Returning to synthwave, it’s based on synthesizers mostly, as you could guess. Artists try to resemble and represent the innovative sounds of the 1980s, trying to use as much analog tech as they can. The ones that are the best to start this journey are Dance With The Dead and Carpenter Brut. If you’re not afraid to get a bit heavier and darker – metal-inspired and former black metal band Perturbator is your go-to.

Atmospheric Black Metal

Black metal is an underrated music genre on its own. And it should always remain there as it was never intended for the big scene. Well, at least that’s what its popularizers and key figures say. But black metal has tons of subgenres. Trust me, they are called different names for a reason as each of them brings unique tones and emotions.

What we’re looking here for is the atmospheric subgenre of black metal. As the name says, it is focused on the atmosphere. It started with Burzum’s brilliant repetitive guitar passages recorded on the tiniest amplifier and the worst headset they could find at the recording studio. Even if they don’t admit it, Burzum gave a strong push to the creation of this subgenre.

Some bands may sound too harsh and extreme, but there are the ones that everyone could listen to. Usually, their masterpieces consist of long guitar passages with beautiful riffing and synths in the background. The pace can differ from one band to another because each of them has a unique style. But overall, they all focus on creating an atmosphere that fully absorbs you, generates images in your head, and takes you through a journey.

There are no definite first steps in this direction, but my suggestion would be the following:

  • Summoning;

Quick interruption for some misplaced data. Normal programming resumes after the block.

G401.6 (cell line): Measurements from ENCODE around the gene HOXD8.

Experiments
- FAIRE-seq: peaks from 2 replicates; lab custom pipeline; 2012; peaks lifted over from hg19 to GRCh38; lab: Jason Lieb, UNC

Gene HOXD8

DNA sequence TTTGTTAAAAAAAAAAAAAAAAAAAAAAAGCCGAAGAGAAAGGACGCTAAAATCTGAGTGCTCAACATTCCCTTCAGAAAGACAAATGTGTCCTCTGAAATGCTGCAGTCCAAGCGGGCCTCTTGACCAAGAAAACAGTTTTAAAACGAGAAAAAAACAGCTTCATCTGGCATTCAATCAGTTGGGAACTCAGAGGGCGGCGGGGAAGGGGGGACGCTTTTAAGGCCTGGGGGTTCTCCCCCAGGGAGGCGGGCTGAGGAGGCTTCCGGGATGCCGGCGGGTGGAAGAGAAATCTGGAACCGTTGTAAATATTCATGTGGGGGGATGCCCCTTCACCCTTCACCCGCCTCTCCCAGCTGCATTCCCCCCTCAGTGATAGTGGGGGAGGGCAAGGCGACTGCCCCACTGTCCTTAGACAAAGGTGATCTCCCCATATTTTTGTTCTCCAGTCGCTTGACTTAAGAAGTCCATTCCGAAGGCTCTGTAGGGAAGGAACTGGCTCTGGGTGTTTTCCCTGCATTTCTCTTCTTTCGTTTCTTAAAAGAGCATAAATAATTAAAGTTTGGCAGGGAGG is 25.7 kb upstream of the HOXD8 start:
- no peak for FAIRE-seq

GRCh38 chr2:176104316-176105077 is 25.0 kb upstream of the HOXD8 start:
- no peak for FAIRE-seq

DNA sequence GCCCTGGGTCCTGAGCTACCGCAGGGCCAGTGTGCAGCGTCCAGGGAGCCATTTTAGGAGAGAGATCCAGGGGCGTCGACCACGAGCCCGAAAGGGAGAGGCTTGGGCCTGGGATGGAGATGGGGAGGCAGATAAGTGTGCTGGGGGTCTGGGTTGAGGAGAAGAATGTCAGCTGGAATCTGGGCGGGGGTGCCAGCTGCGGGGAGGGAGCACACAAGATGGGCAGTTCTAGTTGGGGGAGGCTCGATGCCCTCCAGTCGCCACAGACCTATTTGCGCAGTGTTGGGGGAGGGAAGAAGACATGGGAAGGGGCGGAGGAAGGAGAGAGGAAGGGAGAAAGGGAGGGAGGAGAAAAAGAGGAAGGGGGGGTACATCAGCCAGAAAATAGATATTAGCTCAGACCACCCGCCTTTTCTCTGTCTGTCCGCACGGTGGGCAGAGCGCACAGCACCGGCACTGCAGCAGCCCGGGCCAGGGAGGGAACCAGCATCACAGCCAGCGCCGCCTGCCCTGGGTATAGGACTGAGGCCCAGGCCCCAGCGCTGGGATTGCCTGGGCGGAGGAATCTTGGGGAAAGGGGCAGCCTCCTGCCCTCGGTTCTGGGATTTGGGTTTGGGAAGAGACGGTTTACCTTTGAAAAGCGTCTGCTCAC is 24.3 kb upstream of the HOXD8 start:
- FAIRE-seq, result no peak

• Woods of Desolation;
  • Agalloch;
  • Saor;
  • Midnight Odyssey.

Post- and Math Rock

As both subgenres belong to indie rock, I decided to combine them into one while noting the peculiarities of each. 

Like every “post-” subgenre, post-rock brings a more emotional side to usual riffs and drums in rock. It prefers exploring beautiful and sometimes sensitive textures over straight-to-the-face simplicity.

Yet, it’s not as light and not even nearly as popular as indie rock. So, I would call it a perfect soundtrack to the early spring days, when it’s getting warmer and everything starts to grow, but grey clouds and rains interrupt the constant happiness. It’s some kind of a strange, beautiful melancholy.

For math rock, it’s the technical side that shapes it: unusual time signatures, interesting riffs, and sometimes unexpected instruments. 

The best band to get acquainted with both subgenres at once is Maybeshewill. In my opinion, it reflects the emotional and technical features of these scenes. 

Summing Up

Don’t limit yourself to only these subgenres, though. There are so many other underground scenes no one has ever heard about that one life isn’t enough to get acquainted with all of them. So, keep exploring the musical world, and I wish you to find the perfect soundtrack for enjoyable and productive study sessions.

The views expressed in this article are those of the authors and do not necessarily reflect the views or policies of The World Financial Review.